Plea-Bargain Sentences Tempt the Innocent to Plead Guilty
In a criminal trial, the prosecution bears the burden of proof. This means that to convict someone of a crime, the prosecution must demonstrate beyond a reasonable doubt that the accused person committed the alleged crime. This is an incredibly high burden of proof — and rightfully so. The American justice system strives to avoid punishing people without near-certainty that they have, in fact, committed crimes.
However, not every person accused of a crime ultimately demands that the government meet this standard. As a practical matter, many defendants opt out of trial without requiring the government to prove its case, instead electing to make a plea bargain with the prosecutor.
Some take this approach because the evidence is clear and they presume they will get lighter sentences if they cooperate with prosecutors. Others choose to plead guilty because of the financial costs of mounting defenses; legal fees add up quickly and for some defendants trials aren't financially viable options. In what many fear is a growing trend though, some defendants avoid trial merely because the potential consequences of trial are too high. This is particularly true for unpopular defendants, such as those accused of defrauding thousands of stockholders or operating major financial scams.
For an example, consider the sentencing disparity between former Enron CEO Jeffrey Skilling and Enron's former CFO, Andrew Fastow. At trial, Skilling was convicted of 19 counts of fraud, conspiracy, insider trading and lying to auditors; acquitted of nine counts of insider trading; and initially sentenced to 24 years in prison (though this sentence is likely to be reduced). Fastow faced 98 criminal counts, including conspiracy, fraud, insider trading and money laundering, but he reached a plea agreement with the government. In exchange for serving as a key witness against Skilling, he was allowed to plead guilty to only two counts of conspiracy and ultimately sentenced to only six years in prison.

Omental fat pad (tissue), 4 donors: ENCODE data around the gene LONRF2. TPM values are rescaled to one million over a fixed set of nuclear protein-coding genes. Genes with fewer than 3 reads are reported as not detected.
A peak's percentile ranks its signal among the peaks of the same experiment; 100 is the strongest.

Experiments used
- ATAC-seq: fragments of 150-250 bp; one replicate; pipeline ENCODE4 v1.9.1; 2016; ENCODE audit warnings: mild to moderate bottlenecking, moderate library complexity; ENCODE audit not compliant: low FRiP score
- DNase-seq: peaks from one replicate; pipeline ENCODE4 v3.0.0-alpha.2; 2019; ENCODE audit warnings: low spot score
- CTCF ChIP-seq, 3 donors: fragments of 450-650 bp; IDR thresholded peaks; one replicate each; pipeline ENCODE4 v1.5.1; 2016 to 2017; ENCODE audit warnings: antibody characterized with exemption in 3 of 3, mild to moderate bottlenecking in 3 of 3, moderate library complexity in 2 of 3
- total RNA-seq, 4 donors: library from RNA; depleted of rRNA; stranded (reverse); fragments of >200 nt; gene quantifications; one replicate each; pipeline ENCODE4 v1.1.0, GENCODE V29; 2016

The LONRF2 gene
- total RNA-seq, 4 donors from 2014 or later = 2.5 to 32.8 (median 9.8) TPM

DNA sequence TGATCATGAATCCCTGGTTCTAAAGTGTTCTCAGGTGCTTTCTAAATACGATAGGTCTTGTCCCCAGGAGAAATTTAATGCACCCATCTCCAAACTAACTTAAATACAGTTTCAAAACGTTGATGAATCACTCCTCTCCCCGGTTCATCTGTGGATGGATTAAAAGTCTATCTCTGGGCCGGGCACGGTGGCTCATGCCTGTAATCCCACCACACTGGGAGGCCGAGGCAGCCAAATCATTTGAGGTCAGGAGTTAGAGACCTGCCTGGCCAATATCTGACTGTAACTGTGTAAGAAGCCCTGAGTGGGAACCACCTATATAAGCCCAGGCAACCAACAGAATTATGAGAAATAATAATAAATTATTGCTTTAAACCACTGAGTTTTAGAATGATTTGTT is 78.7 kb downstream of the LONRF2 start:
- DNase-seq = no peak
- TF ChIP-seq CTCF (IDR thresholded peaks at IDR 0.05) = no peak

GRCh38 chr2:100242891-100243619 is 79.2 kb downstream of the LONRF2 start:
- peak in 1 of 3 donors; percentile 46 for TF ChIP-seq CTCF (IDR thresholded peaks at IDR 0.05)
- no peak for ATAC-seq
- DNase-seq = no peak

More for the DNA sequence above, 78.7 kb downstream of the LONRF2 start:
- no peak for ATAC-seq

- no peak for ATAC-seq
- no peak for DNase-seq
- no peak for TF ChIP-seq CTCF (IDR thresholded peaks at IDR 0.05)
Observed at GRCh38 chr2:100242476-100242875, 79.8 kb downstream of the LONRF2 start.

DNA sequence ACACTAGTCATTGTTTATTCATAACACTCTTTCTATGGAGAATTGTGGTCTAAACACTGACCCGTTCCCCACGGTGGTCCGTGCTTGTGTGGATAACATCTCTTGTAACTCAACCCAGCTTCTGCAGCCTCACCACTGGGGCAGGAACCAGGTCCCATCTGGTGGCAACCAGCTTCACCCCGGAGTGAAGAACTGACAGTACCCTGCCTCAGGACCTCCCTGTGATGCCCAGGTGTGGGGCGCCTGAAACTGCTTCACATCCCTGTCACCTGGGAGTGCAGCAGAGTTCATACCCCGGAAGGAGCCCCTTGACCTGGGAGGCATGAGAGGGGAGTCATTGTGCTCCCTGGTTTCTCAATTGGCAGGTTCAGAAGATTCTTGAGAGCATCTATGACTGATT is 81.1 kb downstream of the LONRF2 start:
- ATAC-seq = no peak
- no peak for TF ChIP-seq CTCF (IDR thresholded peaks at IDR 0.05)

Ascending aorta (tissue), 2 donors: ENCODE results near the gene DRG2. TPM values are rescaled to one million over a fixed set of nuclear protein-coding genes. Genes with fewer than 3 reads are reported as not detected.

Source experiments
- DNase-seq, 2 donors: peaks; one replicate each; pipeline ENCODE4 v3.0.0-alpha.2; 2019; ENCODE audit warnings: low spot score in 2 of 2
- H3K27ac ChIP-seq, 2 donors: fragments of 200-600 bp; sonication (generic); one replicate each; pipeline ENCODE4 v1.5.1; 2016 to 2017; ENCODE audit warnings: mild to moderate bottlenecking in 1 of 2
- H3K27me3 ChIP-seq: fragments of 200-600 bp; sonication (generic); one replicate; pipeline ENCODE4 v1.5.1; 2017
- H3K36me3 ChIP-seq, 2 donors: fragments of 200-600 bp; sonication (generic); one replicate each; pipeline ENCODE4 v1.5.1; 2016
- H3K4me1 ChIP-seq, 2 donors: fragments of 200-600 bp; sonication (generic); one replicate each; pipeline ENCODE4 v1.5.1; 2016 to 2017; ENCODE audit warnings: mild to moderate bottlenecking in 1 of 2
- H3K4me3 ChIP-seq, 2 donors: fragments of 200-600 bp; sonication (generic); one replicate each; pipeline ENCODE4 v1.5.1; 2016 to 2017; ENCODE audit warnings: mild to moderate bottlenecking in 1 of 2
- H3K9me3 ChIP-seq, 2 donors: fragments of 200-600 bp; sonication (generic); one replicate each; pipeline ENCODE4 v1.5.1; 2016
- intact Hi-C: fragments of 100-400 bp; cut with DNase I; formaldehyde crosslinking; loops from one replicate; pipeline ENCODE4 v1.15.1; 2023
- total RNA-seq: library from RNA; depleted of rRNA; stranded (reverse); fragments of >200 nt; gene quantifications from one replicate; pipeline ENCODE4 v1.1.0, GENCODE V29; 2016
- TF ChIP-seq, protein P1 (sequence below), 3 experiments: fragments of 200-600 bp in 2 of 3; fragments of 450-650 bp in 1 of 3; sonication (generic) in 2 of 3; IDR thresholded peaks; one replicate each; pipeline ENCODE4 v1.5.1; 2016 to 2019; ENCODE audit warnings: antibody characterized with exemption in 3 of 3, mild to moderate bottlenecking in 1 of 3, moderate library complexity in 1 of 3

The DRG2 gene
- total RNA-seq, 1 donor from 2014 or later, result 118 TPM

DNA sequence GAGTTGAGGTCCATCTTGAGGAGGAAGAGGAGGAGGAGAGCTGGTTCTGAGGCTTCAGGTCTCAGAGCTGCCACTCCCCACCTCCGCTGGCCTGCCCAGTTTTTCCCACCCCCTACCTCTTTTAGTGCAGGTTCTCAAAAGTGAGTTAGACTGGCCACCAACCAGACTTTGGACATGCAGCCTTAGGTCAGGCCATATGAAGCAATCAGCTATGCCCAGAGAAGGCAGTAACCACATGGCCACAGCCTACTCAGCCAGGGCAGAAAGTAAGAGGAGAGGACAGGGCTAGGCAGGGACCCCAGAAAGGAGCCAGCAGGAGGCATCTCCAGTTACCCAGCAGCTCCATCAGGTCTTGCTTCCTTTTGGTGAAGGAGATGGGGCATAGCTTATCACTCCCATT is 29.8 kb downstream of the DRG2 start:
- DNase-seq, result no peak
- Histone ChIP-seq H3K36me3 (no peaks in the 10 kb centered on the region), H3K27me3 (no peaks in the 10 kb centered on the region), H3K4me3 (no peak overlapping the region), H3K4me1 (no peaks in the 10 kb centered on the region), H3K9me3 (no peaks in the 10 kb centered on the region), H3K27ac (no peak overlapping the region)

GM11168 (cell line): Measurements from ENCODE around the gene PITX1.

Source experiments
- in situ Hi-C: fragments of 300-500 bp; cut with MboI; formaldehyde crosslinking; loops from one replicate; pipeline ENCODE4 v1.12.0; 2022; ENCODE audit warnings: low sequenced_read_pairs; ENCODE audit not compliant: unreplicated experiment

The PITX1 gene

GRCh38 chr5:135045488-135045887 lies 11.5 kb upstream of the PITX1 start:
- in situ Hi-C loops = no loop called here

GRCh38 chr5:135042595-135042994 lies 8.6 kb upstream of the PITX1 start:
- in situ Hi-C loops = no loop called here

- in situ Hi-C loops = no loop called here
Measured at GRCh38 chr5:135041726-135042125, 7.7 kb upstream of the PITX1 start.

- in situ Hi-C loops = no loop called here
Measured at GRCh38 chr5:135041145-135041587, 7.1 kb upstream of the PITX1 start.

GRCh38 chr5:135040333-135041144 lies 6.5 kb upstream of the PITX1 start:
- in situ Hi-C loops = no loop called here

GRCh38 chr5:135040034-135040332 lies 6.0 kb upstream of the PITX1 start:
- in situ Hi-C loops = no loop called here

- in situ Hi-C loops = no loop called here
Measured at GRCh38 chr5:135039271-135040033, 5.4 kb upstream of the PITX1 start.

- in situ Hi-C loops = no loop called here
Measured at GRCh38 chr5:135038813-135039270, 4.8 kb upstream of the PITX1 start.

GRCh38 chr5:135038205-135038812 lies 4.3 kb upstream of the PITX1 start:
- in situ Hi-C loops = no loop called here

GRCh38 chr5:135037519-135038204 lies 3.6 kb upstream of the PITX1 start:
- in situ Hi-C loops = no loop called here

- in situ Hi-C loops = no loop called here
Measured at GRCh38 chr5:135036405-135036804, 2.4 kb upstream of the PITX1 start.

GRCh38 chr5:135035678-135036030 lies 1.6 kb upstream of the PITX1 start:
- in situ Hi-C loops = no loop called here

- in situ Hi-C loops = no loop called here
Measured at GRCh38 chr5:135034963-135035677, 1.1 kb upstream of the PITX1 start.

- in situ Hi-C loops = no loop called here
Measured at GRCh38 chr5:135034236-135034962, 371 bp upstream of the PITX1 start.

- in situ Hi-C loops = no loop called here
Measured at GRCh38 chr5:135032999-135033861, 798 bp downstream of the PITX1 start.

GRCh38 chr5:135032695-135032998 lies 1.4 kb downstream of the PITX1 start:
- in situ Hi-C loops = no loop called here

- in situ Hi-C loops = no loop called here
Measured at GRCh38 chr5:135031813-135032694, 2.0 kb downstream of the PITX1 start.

Although undoubtedly Fastow received a light sentence because of his extensive cooperation, the disparity is too significant to attribute solely to his cooperation. Whether intentionally or not, the ultimate message comes across clearly: those who avail themselves of the constitutionally granted right to a jury trial risk significantly harsher penalties than those who plead guilty. Accordingly, when deciding whether to proceed to trial, guilt or innocence becomes less relevant than predicting the sentiments of a jury. A defendant must weigh the costs and benefits of trial and make an informed decision, which may have little to do with the likelihood that the prosecution can meet its burden of proof.
Of course, the potential dangers of trial are well known by many defendants. News reports regularly tell of people convicted of violent crimes who are later exonerated with post-conviction DNA testing. According to statistics presented by the Innocence Project, innocent defendants made incriminating statements, delivered outright confessions or pled guilty in about 25 percent of DNA-exoneration cases. In some contexts, defendants have long weighed the costs and benefits of proceeding to trial and decided that accepting responsibility, despite innocence or a lesser degree of fault than required for the crimes charged, would likely lead to the most favorable outcomes.
Nevertheless, clearly the goal should be to move away from such false confessions — not to expand the circumstances in which weighing the options could prompt an innocent person to plead guilty. Trials will always come with uncertainties but potential criminal penalties should be carefully considered so that innocent people are not prompted to assume guilt for fear of more significant penalties at trial.